What is Transcription?
If you’re looking for a flexible job that allows you to work from home which requires little experience and lets you set your own hours, you might be interested in transcribing. Transcription involves listening to a recording of something and typing the contents into a document which is returned to the client. Transcription jobs usually allow you to work whenever you want and as little or as much as you want. Typically, the recordings you listen to are interviews or speeches,and they are usually broken into general, medical, and legal categories, and the latter two will most likely require prior training or work experience.
Transcription sounds like it would be really easy…just listen to people talking and type what they say. Well, it’s not always easy because there can be background noise, multiple people talking at once, poor audio quality, accents, etc. that make it difficult to make out what people are saying. The work can be repetitive, and you have to listen to the same thing over and over to figure out what is being said. There are also specific rules that need to be followed as far as grammar, symbols, and how things should be typed. You also usually have to separate dialog between multiple speakers.
How Much Does Transcribing Pay?
Transcribing jobs usually pay around $20 – $25 per audio hour transcribed. Medical and legal transcribing jobs will pay more, but you will have to have prior experience or training. After you have worked for a while in transcription and have experience, you can get jobs making more per hour. An experienced transcriptionist can make up to $45 or $50 per hour. An hour of transcription may take you two or more hours to complete, so if you are not a fast typist or have a hard time hearing, this might not be a worthwhile job for you.
Here are a few places to find transcription jobs:
This company hires transcribers. Check them out!
This transcription company requires you to take a short training session, but if you can pass their test you will be put on a waiting list for their projects. These are short audio files that you can work on whenever you want, and there are no deadlines. TranscribeMe pays $20 per audio hour and you don’t need any special equipment…just a computer, and speakers or headphones. They pay you for your jobs completed through PayPal.
Like TranscribeMe, you need to pass a test to work on projects for Rev, and you are free to work as much or as little as you want. Rev pays a little more, between $24 and $30 per audio hour and they pay through Paypal as well. No special equipment is needed.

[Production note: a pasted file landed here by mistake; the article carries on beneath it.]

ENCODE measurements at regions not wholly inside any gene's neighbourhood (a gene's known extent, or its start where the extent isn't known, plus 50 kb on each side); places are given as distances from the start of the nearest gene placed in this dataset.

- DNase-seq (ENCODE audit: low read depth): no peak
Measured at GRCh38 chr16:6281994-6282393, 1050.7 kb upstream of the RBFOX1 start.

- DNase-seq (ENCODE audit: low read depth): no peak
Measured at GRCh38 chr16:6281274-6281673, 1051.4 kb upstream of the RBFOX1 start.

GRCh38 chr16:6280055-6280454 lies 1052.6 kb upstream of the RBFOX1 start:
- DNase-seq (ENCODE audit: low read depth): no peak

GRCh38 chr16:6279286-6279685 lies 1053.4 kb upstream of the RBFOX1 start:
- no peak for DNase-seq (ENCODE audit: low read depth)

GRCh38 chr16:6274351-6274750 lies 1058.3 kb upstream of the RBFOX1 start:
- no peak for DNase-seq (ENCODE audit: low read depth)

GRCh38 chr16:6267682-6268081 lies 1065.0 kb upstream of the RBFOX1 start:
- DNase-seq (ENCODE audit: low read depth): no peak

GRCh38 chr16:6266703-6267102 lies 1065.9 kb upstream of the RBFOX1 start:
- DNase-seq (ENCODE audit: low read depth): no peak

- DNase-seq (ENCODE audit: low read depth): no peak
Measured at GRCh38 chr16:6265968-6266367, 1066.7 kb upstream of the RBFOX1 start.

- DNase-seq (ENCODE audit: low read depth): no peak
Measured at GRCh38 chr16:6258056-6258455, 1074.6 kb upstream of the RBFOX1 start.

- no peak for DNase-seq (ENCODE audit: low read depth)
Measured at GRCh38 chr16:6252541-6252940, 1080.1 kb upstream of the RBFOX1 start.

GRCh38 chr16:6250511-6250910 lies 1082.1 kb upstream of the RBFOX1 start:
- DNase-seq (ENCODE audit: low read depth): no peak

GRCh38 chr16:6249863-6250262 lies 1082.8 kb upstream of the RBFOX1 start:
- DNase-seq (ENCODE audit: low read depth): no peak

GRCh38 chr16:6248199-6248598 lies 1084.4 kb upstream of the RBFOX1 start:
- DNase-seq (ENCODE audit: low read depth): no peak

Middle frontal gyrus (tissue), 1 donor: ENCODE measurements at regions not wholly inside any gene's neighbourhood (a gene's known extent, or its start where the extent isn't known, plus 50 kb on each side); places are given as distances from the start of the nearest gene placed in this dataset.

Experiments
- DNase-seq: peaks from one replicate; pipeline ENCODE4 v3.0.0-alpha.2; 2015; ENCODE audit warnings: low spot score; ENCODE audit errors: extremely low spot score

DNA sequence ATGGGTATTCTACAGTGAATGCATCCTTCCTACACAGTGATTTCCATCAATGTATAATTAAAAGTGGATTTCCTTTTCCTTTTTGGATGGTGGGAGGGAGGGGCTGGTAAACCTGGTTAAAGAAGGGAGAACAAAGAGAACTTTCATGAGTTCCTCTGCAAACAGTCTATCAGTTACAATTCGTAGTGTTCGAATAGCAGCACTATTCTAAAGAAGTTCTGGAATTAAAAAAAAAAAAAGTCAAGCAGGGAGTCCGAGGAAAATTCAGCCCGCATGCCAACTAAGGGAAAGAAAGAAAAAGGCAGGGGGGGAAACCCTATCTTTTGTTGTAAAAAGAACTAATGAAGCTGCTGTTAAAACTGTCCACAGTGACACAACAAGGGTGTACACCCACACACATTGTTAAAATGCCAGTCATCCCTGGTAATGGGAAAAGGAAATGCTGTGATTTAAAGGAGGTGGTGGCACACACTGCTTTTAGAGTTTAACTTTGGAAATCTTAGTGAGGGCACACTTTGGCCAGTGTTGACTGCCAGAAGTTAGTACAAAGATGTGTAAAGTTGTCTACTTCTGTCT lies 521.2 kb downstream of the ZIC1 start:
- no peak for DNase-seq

This company has been around longer and you also have to pass a skills test, but they prefer you use transcription software and a foot pedal. Tigerfish doesn’t publish their pay scale, but I’m guessing it’s similar to the other companies out there.
You also have to pass a skills test with them, and most projects are short voicemail messages, and occasionally other types of files as well. Transcriptionists can be promoted to iDicate which is a sister company to Quicktate, but only after you have worked for them for a while. Quicktate pays about one cent for every four words transcribes, and iDictate pays two cents for every four words. Both companies pay through PayPal and you can choose how much you want to work.
Crowdsurf provides transcription services for the hearing impaired and you must first set up an account with Amazon’s Mechanical Turk. (Once you sign up for this, you may be able to find other small online work here). They pay 5 or 6 cents for every 15 seconds of audio transcribed. You get paid through mTurk, and you can have your earnings direct deposited to your account any time you’ve earned at least a dollar.
Transcribing won’t make you a lot of money, but if you have extra down time with nothing to do, you can make some extra money doing it. Some people actually like doing it, and once you get good at it you can finish jobs faster and make more money.